NASA said today it had seen no signs of instability in astronaut Lisa M. Nowak before she was arrested on charges she tried to murder a woman she thought was her rival for a shuttle pilot's affections.
The space agency also said it was reviewing its psychological screening process for astronauts to see if there were any lessons it could learn from the case.
In a joint news conference held with officials at the Johnson Space Center in Houston and at NASA headquarters in Washington, NASA authorities said Nowak, 43, had been removed from flight status and placed on 30-day leave. They refused to discuss details of her psychological or medical condition, saying such information was protected by privacy laws.
Nowak, a NASA astronaut and Navy captain from Rockville, was charged yesterday with the attempted murder in Orlando of Air Force Capt. Colleen Shipman. Nowak, one of 46 women to fly in a space shuttle, is the first active astronaut to be arrested on a felony charge.
Orlando police say Nowak, dressed in a dark wig, glasses and a hooded trench coat, stalked Shipman, 30, at an airport parking lot early Monday. Unable to gain Shipman's confidence, police said, Nowak sprayed her with pepper spray through Shipman's partially open car window before the car sped away.
According to the charging document, police say Nowak intended to confront Shipman about her relationship with Navy Cmdr. William A. Oefelein, 41, an astronaut who like Nowak is based at the Johnson Space Center.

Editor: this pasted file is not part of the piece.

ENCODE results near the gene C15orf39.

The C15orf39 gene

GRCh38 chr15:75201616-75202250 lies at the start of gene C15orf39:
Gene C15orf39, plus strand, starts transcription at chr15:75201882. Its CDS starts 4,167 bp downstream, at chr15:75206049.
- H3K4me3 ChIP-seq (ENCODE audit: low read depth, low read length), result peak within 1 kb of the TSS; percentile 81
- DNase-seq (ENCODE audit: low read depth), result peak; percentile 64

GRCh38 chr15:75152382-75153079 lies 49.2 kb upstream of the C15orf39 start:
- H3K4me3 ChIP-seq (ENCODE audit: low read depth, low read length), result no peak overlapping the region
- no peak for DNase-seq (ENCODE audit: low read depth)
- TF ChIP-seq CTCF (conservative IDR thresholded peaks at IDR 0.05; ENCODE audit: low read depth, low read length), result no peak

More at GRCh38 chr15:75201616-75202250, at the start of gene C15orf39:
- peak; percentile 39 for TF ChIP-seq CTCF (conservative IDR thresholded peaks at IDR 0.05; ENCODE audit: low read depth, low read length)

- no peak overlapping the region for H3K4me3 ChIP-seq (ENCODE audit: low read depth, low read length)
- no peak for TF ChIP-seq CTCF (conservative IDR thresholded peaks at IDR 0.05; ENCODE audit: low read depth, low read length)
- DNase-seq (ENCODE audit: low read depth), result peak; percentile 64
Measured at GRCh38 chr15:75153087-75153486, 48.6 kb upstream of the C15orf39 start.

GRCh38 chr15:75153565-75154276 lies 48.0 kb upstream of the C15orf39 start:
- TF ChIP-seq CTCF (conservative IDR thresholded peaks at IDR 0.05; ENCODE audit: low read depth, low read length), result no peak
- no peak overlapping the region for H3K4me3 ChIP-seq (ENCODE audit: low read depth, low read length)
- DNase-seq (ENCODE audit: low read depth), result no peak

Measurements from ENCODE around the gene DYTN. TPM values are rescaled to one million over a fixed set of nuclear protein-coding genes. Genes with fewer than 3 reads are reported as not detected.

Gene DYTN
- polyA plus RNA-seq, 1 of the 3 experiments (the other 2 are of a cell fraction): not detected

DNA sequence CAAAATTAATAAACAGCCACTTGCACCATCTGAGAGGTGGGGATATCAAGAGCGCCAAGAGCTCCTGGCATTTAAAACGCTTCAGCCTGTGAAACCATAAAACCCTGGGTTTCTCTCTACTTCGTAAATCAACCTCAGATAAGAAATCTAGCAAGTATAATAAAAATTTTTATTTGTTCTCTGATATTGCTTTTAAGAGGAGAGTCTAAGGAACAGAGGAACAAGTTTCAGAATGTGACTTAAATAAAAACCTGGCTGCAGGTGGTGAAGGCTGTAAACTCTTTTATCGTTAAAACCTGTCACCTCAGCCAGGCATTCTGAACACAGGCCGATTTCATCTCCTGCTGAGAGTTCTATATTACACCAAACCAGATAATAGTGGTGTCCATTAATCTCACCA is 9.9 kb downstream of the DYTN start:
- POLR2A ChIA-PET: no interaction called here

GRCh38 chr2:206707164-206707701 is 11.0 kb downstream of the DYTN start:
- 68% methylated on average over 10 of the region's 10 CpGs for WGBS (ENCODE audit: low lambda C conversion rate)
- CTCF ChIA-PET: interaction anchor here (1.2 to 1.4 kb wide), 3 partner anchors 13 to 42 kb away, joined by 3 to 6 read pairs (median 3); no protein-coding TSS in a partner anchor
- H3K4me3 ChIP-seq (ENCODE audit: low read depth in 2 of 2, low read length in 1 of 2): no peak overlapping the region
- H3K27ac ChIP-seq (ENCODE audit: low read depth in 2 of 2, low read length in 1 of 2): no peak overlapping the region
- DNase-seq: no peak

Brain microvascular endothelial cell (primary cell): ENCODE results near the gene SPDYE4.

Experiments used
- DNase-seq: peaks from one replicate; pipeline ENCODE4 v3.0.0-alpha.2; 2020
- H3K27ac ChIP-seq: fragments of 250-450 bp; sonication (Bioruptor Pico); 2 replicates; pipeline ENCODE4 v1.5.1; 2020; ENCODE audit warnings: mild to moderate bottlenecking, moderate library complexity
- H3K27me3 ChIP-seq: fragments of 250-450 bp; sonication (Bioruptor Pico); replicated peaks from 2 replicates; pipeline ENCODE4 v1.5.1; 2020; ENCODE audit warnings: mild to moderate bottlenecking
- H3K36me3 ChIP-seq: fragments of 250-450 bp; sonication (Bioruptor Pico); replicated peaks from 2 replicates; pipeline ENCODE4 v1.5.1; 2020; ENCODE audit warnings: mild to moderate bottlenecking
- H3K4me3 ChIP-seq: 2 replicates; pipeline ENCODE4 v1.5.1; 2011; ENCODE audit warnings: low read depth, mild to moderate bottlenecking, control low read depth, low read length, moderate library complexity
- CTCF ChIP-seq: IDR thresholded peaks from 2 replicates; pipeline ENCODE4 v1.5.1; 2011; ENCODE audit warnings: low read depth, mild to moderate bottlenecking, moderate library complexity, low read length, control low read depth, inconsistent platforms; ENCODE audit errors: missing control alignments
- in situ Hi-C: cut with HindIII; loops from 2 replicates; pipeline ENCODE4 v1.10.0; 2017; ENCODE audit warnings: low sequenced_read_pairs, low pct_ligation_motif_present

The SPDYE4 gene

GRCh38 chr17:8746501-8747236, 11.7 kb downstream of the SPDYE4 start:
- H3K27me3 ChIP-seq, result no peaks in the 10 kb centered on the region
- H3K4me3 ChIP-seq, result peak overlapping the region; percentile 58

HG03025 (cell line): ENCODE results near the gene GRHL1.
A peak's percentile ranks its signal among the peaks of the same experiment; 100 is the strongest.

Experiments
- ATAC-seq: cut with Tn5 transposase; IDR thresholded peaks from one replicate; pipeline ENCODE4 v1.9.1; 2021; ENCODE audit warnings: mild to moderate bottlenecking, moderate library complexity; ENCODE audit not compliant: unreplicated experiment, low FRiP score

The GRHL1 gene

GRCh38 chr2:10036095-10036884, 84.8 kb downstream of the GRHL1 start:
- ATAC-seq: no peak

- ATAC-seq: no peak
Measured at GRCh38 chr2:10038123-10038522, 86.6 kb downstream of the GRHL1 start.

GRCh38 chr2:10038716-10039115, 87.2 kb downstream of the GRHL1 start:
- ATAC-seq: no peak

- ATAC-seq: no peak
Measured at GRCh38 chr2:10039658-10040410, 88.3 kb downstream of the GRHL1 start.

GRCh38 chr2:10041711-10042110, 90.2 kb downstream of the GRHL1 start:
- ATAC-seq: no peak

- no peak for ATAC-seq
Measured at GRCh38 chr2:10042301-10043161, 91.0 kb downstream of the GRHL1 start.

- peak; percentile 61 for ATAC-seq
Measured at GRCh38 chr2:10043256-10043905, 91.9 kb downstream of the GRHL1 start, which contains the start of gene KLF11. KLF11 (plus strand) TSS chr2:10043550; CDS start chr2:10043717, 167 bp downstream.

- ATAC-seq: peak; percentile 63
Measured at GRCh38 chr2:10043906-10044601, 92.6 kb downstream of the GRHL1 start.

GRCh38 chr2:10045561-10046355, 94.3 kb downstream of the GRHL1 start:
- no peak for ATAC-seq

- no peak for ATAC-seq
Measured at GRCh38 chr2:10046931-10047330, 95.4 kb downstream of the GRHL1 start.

Nowak, who is married with a teenage son and twin daughters, has been charged with attempted first-degree murder, attempted kidnapping and other lesser offenses.
Deputy NASA Administrator Shana Dale said Nowak's performance on last July's shuttle trip on the Discovery, her first -- and probably last -- trip into space, was "excellent." She said the fact that Nowak had been removed from flight status "makes no statement whatsoever on the state of her mental health."
Robert Cabana, deputy director of the Johnson Space Center and a fellow NASA astronaut, said NASA saw "no indication of concern with Lisa." He said that part of NASA's review of the incident will include examining whether "there was anything we missed along the way."
Cabana said that although fellow astronauts were "shocked and concerned" about the incident, they needed to "not be distracted by what's going on."
"We have humans in space right now," he said. "We need to stay focused on it to be sure we do it right."
Asked if the incident marked the end of Nowak's stellar career, NASA officials would not comment.
Cabana said NASA had not yet been contacted by law enforcement authorities for any information on the case.
"We have frozen computers and e-mails should they be required," Cabana said. "It's something we would do in this situation."
Authorities said Oefelein was on "leave in Florida" at the time of the incident and that he remained on leave. He was still on active flight status, they said.